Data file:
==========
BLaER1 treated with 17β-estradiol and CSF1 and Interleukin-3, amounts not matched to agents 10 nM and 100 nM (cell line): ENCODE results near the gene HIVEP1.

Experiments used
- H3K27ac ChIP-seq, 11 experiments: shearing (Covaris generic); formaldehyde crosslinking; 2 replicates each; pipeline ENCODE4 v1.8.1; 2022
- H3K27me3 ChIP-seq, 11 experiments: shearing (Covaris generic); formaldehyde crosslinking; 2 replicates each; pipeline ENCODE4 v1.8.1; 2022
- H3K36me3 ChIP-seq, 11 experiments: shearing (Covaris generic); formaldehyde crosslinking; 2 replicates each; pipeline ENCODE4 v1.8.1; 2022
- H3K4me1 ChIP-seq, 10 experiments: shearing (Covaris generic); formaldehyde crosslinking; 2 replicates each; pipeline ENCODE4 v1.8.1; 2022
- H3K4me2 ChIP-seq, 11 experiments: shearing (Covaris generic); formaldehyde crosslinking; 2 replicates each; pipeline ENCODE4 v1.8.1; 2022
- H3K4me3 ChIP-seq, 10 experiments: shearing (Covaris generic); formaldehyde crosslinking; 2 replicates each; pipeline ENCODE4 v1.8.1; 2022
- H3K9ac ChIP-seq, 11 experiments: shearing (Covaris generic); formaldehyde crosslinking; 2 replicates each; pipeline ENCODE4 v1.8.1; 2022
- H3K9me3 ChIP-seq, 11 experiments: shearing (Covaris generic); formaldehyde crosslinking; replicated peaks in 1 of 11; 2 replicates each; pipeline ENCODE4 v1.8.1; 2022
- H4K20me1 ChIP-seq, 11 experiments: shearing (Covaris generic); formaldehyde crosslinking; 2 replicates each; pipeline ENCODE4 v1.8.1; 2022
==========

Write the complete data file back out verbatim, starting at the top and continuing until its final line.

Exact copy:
BLaER1 treated with 17β-estradiol and CSF1 and Interleukin-3, amounts not matched to agents 10 nM and 100 nM (cell line): ENCODE results near the gene HIVEP1.

Experiments used
- H3K27ac ChIP-seq, 11 experiments: shearing (Covaris generic); formaldehyde crosslinking; 2 replicates each; pipeline ENCODE4 v1.8.1; 2022
- H3K27me3 ChIP-seq, 11 experiments: shearing (Covaris generic); formaldehyde crosslinking; 2 replicates each; pipeline ENCODE4 v1.8.1; 2022
- H3K36me3 ChIP-seq, 11 experiments: shearing (Covaris generic); formaldehyde crosslinking; 2 replicates each; pipeline ENCODE4 v1.8.1; 2022
- H3K4me1 ChIP-seq, 10 experiments: shearing (Covaris generic); formaldehyde crosslinking; 2 replicates each; pipeline ENCODE4 v1.8.1; 2022
- H3K4me2 ChIP-seq, 11 experiments: shearing (Covaris generic); formaldehyde crosslinking; 2 replicates each; pipeline ENCODE4 v1.8.1; 2022
- H3K4me3 ChIP-seq, 10 experiments: shearing (Covaris generic); formaldehyde crosslinking; 2 replicates each; pipeline ENCODE4 v1.8.1; 2022
- H3K9ac ChIP-seq, 11 experiments: shearing (Covaris generic); formaldehyde crosslinking; 2 replicates each; pipeline ENCODE4 v1.8.1; 2022
- H3K9me3 ChIP-seq, 11 experiments: shearing (Covaris generic); formaldehyde crosslinking; replicated peaks in 1 of 11; 2 replicates each; pipeline ENCODE4 v1.8.1; 2022
- H4K20me1 ChIP-seq, 11 experiments: shearing (Covaris generic); formaldehyde crosslinking; 2 replicates each; pipeline ENCODE4 v1.8.1; 2022